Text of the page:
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Preserving history at the Newton Gresham Library

University librarian launches 2020 time capsule initiative

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Erin Owens

Erin Owens at the Newton Gresham Library on the campus of Sam Houston State University is leading an initiative to capsulate 2020 in a time capsule.

The Newton Gresham Library is seeking the community’s help in recording history.

Personal works from Walker County residents are being collected to form a 2020 archive that will serve as a time capsule depicting how 2020 looked and felt in our community.

It’s no doubt that 2020 has been a doozy from the start. The COVID-19 pandemic first struck the globe at its core, as the world turned to social isolation in the midst of fear, grief, toilet paper hoarding and severe economic depression. By late May, George Floyd’s death sparked global Black Lives Matter protests against police brutality, systemic racism and surging debate over the remaining Confederate statues and monuments anchoring oppression in society.

As 2020 will certainly be a pivotal time in history on multiple fronts, the Newton Gresham Library hopes to recant the stories of our community through the community for future generations to better learn from.

“As librarians, we’re obviously very interested in preserving information for people to access in the future, but I’m also a mother. My son’s just a toddler right now, and I’ve started thinking about the fact that someday, when he’s in school many years in the future, they might study the COVID-19 pandemic in their textbook,” Newton Gresham Library librarian Erin Owens said. “They might do research projects to find out what life was like living through the pandemic, what the social isolation felt like and the toilet paper shortages, all of those amusing aspects and all the terrifying aspects.”

“So that really just got me thinking, what could we do to help my son’s generation to really get a glimpse back at what this felt like?”

Noticing similar projects being put forth by universities across the nation, Owens felt inspired to do the same for Walker County.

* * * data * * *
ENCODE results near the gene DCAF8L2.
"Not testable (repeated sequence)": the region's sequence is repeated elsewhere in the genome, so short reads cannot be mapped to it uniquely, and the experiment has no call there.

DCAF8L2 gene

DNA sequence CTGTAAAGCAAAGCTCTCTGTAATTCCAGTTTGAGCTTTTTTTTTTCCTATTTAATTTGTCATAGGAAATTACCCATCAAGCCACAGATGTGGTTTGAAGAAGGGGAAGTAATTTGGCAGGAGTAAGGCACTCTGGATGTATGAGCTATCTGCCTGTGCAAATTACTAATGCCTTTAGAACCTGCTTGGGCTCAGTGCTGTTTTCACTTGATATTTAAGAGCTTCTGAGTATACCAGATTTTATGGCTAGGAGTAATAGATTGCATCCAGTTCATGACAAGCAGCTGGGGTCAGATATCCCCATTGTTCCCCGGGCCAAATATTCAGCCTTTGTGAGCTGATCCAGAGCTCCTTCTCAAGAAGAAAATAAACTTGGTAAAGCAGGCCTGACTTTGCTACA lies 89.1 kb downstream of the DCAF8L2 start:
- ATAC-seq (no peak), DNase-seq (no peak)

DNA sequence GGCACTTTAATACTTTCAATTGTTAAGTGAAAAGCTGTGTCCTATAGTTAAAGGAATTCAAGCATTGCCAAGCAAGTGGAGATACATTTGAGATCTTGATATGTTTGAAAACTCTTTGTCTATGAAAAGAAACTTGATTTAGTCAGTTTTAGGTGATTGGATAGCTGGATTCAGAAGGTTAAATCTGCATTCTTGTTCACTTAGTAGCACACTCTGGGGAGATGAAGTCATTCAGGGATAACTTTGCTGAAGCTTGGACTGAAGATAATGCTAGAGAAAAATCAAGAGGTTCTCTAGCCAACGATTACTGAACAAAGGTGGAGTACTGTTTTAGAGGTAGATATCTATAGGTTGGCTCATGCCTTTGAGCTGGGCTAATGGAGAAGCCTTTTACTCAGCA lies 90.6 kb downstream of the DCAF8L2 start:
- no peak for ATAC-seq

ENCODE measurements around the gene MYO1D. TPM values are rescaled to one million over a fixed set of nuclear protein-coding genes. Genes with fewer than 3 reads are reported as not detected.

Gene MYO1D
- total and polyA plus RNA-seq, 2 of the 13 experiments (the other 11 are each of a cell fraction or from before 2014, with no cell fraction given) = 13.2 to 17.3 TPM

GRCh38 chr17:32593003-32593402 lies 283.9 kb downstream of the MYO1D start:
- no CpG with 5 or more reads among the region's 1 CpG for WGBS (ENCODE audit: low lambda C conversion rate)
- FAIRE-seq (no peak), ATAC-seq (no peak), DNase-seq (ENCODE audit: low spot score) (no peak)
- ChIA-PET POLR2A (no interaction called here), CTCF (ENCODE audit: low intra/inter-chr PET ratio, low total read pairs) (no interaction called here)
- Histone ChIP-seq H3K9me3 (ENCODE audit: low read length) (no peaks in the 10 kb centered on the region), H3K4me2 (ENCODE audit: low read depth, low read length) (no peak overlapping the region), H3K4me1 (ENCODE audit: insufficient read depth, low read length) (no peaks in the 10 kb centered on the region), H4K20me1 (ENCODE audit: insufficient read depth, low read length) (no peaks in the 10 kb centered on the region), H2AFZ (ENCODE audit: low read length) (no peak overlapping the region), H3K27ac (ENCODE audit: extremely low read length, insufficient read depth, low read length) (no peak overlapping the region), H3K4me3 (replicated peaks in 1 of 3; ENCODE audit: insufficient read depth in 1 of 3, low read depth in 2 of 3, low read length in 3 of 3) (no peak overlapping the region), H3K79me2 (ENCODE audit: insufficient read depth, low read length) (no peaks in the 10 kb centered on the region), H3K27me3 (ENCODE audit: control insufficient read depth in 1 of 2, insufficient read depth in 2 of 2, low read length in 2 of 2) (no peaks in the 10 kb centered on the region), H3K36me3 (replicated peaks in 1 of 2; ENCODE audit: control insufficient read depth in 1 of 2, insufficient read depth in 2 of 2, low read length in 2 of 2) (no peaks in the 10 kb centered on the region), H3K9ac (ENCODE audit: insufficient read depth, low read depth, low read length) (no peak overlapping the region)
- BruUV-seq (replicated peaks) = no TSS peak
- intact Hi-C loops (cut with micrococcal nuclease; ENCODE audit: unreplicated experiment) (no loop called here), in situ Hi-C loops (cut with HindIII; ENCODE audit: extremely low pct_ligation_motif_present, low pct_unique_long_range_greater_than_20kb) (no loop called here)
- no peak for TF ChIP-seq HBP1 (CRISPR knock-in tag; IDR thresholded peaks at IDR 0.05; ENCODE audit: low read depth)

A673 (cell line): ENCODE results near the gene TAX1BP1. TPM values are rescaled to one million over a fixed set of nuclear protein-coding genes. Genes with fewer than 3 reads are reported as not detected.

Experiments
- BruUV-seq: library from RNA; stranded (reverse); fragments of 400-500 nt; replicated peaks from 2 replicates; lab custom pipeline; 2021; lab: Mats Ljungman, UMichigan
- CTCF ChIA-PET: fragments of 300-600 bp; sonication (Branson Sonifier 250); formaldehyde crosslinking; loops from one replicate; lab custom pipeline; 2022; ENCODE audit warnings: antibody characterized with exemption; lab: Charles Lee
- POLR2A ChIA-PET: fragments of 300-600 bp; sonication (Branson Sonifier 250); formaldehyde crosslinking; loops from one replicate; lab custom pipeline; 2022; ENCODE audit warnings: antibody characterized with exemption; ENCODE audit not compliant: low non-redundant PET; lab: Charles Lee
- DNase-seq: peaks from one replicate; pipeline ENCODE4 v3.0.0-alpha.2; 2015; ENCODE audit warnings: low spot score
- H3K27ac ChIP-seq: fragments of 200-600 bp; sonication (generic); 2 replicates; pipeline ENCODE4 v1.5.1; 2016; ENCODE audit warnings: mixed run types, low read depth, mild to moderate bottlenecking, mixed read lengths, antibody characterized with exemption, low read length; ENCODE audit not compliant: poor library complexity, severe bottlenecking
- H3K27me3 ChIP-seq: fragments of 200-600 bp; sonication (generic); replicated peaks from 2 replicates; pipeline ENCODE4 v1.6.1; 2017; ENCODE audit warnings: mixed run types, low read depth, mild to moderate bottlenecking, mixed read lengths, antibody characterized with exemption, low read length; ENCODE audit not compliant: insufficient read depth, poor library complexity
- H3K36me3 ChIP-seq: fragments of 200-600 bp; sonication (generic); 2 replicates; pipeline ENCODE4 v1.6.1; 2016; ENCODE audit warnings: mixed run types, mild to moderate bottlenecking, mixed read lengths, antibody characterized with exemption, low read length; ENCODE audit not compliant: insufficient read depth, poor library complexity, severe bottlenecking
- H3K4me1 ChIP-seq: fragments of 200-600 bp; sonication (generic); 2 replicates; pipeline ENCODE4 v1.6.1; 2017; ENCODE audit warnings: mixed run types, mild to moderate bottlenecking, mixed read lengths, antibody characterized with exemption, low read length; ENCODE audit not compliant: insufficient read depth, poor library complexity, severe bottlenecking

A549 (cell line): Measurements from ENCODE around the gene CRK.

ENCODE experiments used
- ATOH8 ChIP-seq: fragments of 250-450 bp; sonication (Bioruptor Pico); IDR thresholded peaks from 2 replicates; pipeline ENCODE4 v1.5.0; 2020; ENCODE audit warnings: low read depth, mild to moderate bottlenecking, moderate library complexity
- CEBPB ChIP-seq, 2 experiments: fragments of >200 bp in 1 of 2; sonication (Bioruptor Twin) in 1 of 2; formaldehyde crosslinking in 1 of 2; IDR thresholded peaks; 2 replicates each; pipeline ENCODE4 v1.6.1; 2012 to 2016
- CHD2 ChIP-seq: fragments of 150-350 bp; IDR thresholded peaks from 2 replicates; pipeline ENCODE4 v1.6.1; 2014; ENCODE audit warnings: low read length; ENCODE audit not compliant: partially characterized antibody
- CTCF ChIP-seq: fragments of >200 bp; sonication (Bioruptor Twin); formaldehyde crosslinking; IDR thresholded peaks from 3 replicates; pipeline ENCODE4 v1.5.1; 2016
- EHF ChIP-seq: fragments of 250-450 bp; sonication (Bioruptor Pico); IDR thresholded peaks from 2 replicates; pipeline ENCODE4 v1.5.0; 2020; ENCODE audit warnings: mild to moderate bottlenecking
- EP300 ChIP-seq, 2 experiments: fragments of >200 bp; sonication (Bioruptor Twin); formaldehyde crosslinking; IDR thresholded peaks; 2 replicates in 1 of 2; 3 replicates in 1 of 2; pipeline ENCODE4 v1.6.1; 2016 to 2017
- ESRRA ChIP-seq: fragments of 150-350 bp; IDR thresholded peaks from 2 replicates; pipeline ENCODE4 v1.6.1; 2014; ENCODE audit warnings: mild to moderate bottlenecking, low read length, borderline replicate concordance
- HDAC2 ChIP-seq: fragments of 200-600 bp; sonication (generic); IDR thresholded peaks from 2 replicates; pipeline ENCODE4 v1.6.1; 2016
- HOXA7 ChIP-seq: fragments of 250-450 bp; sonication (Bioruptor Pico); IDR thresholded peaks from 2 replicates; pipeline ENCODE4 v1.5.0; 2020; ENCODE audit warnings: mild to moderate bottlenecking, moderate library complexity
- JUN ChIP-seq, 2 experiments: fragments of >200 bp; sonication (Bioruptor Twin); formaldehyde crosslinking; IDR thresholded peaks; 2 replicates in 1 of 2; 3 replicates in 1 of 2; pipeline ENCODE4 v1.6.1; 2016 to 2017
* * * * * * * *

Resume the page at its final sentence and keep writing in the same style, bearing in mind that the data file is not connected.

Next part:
“It really sort of started with COVID, we saw some other universities in other states that were starting similar archives to document how their students experienced the rapid shut down of classes and things like that from COVID,” Owens said. “I just really found that intriguing. I started wondering if we could do a project like that for our community.”

A community project like this is a completely new endeavor for the Sam Houston State University library. Submissions including, but not limited to narratives, letters, photographs, diary entries, poetry, video and audio content are welcomed from SHSU staff, faculty and students and all Walker County residents.

“Because so many of us have never lived through something like this before, I think people are really eager for that opportunity to tell their story, and people have been very creative so far. I kind of had some sense in my mind of what sorts of documents I thought we might get, and people are already exceeding my expectations, coming up with far more creative contributions than I ever expected,” Owens said. “I think everyone is really excited about the opportunity to make their voice heard in the future.”

Within a day or two of advertising the project online, Owens notes that the library has received wide interest and about 10 completed works have already been submitted, including a video series from the Sam Houston Percussion Group.

The videos capture the students’ experience in isolation through a compilation of the students’ recorded musical performances, photo collages and original poetry created during the university’s five weeks of remote online classes.

“I think it is important to remember this time in history … Americans generally have short memories, so I would hope that the archive can preserve something of the feeling or experience of our present moment,” Sam Houston State University director of Percussion Studies John Lane said.

The digital archive will be available online for anyone to browse through the collection and will expand its reach through added keywords and metadata.

“The library already operates a Digital Special Collection website, where we will photograph or digitize unique materials that are in our library, so we will create a space within that for the 2020 archive website,” Owens said. “It will really be very accessible to anybody in the future who is studying or researching what 2020 was like.”

The archive gallery is tentatively scheduled to be up and running by the early fall semester and will be added to as submissions come in throughout the year. There is no deadline as of yet, because it is uncertain what the future of 2020 will have in store, however Owens notes that materials may be accepted as late as the early months of 2021.

“We really welcome anybody to reach out to us, somebody may think they have something that’s not very interesting or exciting, but a lot of times, just the most mundane day-to-day documents might be more interesting than they realize to researchers in the future. So I really encourage people not to worry about whether their content is boring, just to reach out to us,” Owens said.

Submissions to the SHSU 2020 archive can be completed on the Newton Gresham Library website.